On Wednesday, Parliament adopted a report assessing the situation of environmental defenders around the world, and what the EU and third countries can do to better assist and protect these human rights activists from reprisals.
The text notes that the impact of climate change and the continued environmental degradation of freshwater resources, ecosystems, and livelihoods of communities are already preventing many from enjoying their human rights. This includes the rights to life, food security, safe drinking water and sanitation, health, housing, work and development, in many parts of the world.
It also highlights the very precarious situation for human rights defenders on the front line of climate action, who are often working to save their local communities, while facing abuse, intimidation, violence and murders in many isolated rural areas, and in a climate of near total impunity.
Therefore, MEPs state that the EU should do more to support environmental rights defenders, who are often members of various indigenous communities.
Fighting impunity at global level and establishing ‘ecocide’ as an international crime
The European Union should make the fight against impunity of environmental crimes at global level one of its key foreign policy priorities, MEPs urge. They encourage the EU and the member states, with the active support of the EU Special Representative for Human Rights, to pave the way within the International Criminal Court (ICC) towards new negotiations between the parties, in order to recognise ‘ecocide’ as an international crime under the Rome Statute.
The EU should also lead more efforts to support people displaced due to climate change who are no longer able to live in their places of residence, for example because of floods, drought, land destruction and other similar phenomena, MEPs say.
Corporate due diligence and accountability is crucial
Members further underline that corporate due diligence and sustainable corporate accountability are indispensable in preventing and protecting against severe human rights and environmental violations. They call on the EU to support sustainable and accountable corporate governance as an important element of the European Green Deal.
The text also urges all EU countries to implement effective regulatory measures to identify, assess, prevent, mitigate and monitor potential corporate-related human rights abuses and hold businesses accountable to ensure they fulfil their due diligence obligations regarding the impact of climate change on human rights.
For all the details, the report will be available in full here (19.05.2021). It was adopted by 518 votes in favour, 97 against with 77 abstentions.
“Climate change and increased global warming is not just scientific evidence. It is a tangible reality that is having a tremendous impact on the full enjoyment of human rights of present and future generations. This is why, from the European Parliament, we call for the fundamental right to a safe, clean, healthy and sustainable environment to be guaranteed through urgent and concrete actions and commitments both at international and EU level, by including it as a right within the EU Charter of Fundamental Rights. Additionally, we call on the EU to integrate a human rights perspective in the external dimension of the European Green Deal, and to fight impunity for the perpetrators of environmental crimes by helping to improve access to justice and by recognising ecocide as an international crime under the Rome Statute”, said rapporteur Soraya Rodríguez Ramos (Renew Europe, Spain) after the vote.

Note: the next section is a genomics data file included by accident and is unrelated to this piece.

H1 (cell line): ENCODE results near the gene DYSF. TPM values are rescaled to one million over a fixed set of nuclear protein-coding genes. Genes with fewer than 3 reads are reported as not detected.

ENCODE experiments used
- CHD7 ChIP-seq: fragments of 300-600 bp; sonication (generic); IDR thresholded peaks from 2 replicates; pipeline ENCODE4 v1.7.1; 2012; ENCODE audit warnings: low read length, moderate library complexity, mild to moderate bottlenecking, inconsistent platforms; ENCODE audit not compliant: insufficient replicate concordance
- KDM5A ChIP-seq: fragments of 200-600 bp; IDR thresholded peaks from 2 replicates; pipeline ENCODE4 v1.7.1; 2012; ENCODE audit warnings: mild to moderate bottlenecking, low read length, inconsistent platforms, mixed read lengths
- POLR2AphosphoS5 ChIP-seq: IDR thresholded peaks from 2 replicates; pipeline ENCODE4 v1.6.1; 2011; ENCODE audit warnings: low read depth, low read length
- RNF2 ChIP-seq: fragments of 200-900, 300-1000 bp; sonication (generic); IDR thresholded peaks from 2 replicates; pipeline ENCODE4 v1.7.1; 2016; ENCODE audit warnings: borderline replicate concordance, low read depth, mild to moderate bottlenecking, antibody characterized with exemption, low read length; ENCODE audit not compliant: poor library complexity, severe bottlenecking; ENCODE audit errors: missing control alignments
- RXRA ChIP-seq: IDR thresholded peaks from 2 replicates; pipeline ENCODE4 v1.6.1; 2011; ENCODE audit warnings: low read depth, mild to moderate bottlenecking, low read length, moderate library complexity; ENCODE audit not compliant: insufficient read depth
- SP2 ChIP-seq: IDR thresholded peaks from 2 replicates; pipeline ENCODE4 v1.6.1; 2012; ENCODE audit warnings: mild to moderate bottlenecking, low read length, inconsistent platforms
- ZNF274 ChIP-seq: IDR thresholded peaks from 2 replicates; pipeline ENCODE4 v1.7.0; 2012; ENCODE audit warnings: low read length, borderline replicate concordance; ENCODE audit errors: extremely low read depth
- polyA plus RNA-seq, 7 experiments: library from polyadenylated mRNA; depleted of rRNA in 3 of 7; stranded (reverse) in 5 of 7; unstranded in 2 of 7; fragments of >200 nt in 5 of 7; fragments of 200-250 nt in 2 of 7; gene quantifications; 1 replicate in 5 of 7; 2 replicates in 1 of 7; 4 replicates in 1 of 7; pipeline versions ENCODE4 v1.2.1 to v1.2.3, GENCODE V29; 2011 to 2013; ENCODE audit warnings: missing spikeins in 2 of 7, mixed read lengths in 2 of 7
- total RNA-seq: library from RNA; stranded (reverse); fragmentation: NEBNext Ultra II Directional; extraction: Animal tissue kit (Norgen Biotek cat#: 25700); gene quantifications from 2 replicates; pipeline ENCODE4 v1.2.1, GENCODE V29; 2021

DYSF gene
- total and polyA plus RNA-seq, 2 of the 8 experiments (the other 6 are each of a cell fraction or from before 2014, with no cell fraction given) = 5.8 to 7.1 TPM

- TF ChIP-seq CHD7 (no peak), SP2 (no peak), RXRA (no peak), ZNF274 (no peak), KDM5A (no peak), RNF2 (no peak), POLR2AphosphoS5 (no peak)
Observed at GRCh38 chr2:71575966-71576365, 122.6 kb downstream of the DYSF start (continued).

“Secondly, we urge the EU to further protect environmental defenders. In 2020, 69% of human rights defenders killed worldwide were environmental defenders. Today, we demand robust protection mechanisms for them, as well as further access to justice and effective remedies and redress, with a special focus on the need to respect the right to free, prior and informed consent of local communities and indigenous peoples”, she added.
The report was drafted by Members on the European Parliament’s Subcommittee on Human Rights, led by Ms Rodríguez Ramos.
According to the 2020 Global Witness report, 212 land and environmental activists were killed in 2019, which was a 30% increase compared to 2018. Around 40% of these victims were indigenous people and traditional land owners, and more than two thirds of the killings took place in Latin America.
Earlier this year, Parliament paved the way for a new EU law that requires companies to address human rights and environmental standards within their value chains. Read more about that here.